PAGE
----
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    Summary for UKPID




    Aspirin and non-steroidal
    Anti-inflammatory agents - PREGNANCY




    Phil Young, BSc (Hons) Msc MRPharmS

    National Poisons Information Service (Newcastle Centre)
    Regional Drug & Therapeutics Centre
    Wolfson Building
    Claremont Place
    Newcastle upon Tyne
    NE1 4LP
    UK


    This monograph has been produced by staff of a National Poisons
    Information Service Centre in the United Kingdom.  The work was
    commissioned and funded by the UK Departments of Health, and was
    designed as a source of detailed information for use by poisons
    information centres.

    Peer review group: Directors of the UK National Poisons Information
    Service.


    ASPIRIN

    SUMMARY

    *     Prospective studies of aspirin use during pregnancy have involved
          low doses (40-150 mg/day) rather than analgesic doses.

    *     Large retrospective studies of aspirin use in women during
          pregnancy have failed to demonstrate a teratogenic effect.

    *     Aspirin should be avoided during the third trimester due to
          possible bleeding complications and premature closure of the
          ductus arteriosus, which may lead to pulmonary vasculature
          abnormalities and pulmonary hypertension in the newborn.1

    *     In pregnancies at risk for the development of pregnancy-induced
          hypertension and pre-eclampsia, and in fetuses with intra-uterine
          growth retardation, low-dose aspirin (40-150 mg/day) may be
          beneficial.

    *     Use of low dose aspirin may reduce pre-eclampsia by approximately
          25%, but study findings have been inconsistent

    ANIMAL STUDIES

    Doses of aspirin commonly used in animal studies were in the range of
    250-1000 mg/kg maternal weight. At such doses a high rate of
    resorption and stillbirths was found in all species tested (rat,
    mouse, rabbit, dog and sheep). Foetal malformations were common in the
    surviving fetuses with 25 to 80% affected. The types of malformations
    varied by species, but included cleft lip and palate, gastroschisis,
    hydrocephalus, and skeletal abnormalities.2

    Studies involving lower doses of aspirin, given a few days before
    delivery, have shown permanent premature closure of the fetal ductus
    arteriosus.2

    HUMAN STUDIES

    TERATOGENICITY

    The Collaborative Perinatal Project recorded 9736 women with
    intermediate exposure to aspirin (doses unavailable) and 5128 women
     heavily exposed to aspirin during the first 17 weeks of pregnancy.
    Heavy exposure was defined as aspirin taken on at least 8 days in one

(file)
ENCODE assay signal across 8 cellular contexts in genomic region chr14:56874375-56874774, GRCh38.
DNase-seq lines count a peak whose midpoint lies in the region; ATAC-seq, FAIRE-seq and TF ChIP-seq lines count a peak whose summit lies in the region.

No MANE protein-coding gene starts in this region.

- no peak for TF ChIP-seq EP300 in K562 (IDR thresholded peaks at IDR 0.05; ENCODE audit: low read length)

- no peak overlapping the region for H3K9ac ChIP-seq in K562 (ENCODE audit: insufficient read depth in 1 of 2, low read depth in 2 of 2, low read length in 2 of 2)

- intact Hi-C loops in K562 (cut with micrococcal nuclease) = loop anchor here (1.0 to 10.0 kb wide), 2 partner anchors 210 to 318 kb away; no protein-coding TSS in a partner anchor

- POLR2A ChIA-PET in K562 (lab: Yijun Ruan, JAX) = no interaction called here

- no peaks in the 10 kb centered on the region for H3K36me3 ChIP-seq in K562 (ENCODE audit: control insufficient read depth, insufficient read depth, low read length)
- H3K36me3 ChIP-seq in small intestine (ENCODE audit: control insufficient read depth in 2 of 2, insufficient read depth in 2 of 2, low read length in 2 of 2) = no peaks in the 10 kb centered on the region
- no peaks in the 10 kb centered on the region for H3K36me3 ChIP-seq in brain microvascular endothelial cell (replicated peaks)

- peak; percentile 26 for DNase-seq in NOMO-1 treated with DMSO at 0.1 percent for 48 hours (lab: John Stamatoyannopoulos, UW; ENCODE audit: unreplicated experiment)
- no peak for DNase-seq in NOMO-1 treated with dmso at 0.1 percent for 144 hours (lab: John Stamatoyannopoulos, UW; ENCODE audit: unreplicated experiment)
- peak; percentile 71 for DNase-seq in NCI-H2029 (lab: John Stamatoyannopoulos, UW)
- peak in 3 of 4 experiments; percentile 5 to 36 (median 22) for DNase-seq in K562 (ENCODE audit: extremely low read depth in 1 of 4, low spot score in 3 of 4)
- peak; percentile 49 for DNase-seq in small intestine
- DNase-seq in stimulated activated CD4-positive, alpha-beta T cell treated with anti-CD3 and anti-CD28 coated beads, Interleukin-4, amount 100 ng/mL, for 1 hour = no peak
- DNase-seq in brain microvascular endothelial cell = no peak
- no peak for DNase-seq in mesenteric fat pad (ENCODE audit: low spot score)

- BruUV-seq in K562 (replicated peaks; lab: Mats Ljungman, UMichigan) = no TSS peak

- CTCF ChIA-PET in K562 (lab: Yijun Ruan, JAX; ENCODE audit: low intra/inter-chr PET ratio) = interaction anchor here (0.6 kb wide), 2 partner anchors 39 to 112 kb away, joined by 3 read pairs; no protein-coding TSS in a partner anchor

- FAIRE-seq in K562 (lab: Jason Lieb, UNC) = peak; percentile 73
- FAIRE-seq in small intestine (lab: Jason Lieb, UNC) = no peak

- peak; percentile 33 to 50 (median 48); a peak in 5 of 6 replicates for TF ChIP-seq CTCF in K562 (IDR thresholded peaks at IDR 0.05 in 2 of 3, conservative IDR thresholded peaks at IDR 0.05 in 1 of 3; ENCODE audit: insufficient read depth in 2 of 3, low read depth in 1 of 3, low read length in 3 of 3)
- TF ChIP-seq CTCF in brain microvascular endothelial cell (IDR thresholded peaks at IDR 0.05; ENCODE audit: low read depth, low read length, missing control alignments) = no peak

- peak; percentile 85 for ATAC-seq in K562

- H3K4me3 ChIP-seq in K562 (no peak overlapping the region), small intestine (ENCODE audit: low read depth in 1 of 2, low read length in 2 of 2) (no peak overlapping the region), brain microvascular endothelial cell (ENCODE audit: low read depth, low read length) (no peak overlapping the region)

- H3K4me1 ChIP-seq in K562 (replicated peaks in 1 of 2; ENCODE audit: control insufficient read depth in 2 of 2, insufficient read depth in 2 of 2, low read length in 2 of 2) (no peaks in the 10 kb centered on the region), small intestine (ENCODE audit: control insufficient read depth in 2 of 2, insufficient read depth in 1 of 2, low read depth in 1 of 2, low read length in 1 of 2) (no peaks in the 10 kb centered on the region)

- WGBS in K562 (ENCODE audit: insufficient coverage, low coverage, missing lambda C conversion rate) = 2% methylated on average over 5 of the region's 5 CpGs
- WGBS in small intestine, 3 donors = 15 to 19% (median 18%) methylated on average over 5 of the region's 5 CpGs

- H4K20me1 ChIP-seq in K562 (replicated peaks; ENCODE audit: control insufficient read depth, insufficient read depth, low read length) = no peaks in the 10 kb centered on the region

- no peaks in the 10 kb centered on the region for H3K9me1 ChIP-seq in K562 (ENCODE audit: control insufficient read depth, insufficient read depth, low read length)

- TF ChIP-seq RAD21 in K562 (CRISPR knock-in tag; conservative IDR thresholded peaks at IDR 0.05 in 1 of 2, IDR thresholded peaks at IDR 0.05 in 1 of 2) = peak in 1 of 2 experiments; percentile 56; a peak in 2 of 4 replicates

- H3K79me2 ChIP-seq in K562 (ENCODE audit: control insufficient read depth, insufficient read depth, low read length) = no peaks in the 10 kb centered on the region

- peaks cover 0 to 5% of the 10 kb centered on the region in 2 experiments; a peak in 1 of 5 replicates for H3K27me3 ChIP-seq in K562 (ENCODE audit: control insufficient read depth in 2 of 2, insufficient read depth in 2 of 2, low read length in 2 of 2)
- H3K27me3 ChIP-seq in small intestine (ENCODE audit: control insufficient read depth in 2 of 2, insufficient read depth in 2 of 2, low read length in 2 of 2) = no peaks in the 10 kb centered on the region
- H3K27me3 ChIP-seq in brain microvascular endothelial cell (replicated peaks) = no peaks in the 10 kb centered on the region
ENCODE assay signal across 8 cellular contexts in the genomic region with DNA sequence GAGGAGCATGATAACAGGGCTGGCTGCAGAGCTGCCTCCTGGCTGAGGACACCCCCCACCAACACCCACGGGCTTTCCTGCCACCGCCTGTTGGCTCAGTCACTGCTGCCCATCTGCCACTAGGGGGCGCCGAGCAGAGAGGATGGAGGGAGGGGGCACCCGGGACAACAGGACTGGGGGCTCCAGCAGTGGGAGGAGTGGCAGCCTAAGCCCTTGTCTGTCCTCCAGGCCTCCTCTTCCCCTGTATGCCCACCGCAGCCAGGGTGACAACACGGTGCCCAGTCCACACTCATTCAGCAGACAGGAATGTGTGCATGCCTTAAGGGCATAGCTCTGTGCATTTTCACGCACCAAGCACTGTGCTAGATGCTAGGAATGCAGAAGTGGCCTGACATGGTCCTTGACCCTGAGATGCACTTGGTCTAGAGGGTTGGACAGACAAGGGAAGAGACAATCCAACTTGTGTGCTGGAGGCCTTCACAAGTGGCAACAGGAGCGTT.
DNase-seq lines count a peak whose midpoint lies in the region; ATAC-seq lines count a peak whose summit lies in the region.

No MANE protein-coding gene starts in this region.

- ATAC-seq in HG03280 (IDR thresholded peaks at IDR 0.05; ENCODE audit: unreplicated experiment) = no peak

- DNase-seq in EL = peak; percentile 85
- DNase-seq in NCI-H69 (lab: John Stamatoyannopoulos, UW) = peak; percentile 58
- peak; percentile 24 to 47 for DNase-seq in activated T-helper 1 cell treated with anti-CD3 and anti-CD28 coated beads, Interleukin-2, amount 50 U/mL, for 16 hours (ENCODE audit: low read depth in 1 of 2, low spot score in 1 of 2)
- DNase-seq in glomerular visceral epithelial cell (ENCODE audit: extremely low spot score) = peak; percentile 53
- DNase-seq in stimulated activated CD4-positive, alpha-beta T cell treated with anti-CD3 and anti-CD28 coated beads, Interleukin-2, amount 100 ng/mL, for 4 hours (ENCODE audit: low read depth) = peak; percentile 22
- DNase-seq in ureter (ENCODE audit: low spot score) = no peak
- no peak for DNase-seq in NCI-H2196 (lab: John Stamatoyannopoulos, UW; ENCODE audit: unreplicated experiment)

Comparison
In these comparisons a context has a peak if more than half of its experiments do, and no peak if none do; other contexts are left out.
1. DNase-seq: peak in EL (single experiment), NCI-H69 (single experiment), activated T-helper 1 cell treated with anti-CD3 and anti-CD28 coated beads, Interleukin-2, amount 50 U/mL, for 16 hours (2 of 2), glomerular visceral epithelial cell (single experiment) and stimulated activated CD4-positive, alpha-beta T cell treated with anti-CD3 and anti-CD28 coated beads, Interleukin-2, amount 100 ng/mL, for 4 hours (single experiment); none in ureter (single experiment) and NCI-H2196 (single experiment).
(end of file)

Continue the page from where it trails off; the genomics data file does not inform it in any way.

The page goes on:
of the first 4 lunar months of pregnancy. There was no increase in the
    rate of malformations in either group.3

    In a review of more than 16000 live births, pooled from multiple
    studies, it was concluded that low doses of aspirin are not
    teratogenic. Aspirin ingestion within several days of delivery may
    cause premature closure of the ductus arteriosus and/or a tendency to
    bleed.2

    Saxen noted an association between aspirin ingestion in the first
    trimester and cleft palate/lip in a retrospective, controlled study
    involving 599 children.4 The incidence of combined cleft lip and
    palate was 19.8%, nearly 4 times the rate in the control group.
    However, the significance of these findings is unclear as
    retrospective reporting is more likely to show a tendency towards
    malformations even when compared to a control group.

    PREGNANCY-INDUCED HYPERTENSION (PIH)

    Imperiale and Petrulis 5 performed a meta-analysis of six published,
    controlled, trials (one nonrandomised, two non-placebo, three
    double-blind) of aspirin in PIH. They evaluated the degree of
    reduction in the incidence of PIH, the reduction in severe low birth
    weight infants, and adverse effects of low doses of aspirin during
    pregnancy. Of 394 women studied the relative risk of pregnancy-induced
    hypertension in women who took aspirin was found to be 0.35 (95% CI;
    0.22-0.55). Aspirin reduced the risk of severe low birth weight among
    newborns by 44% (RR 0.56 ; CI 0.36-0.88), and reduced the risk of
    caesarean section by 66% (RR 0.34 ; CI 0.25-0.48) overall, although
    the specific indications for caesarean section were generally not
    described. There was no effect on fetal and neonatal mortality and no
    maternal or neonatal adverse were associated with aspirin use.

    PRE-ECLAMPSIA

    In a randomised, double-blind, placebo-controlled trial, Sibai et al6
    studied the effects of a daily aspirin dose of 60 mg on the incidence
    of pre-eclampsia in 3135 normotensive nulliparous women. Aspirin was
    started at 13 to 26 weeks gestation for the remainder of pregnancy.
    There was no significant difference in birth weight or the incidence
    of fetal growth retardation, post-partum haemorrhage, or neonatal
    bleeding problems between groups in the 2985 women followed up. The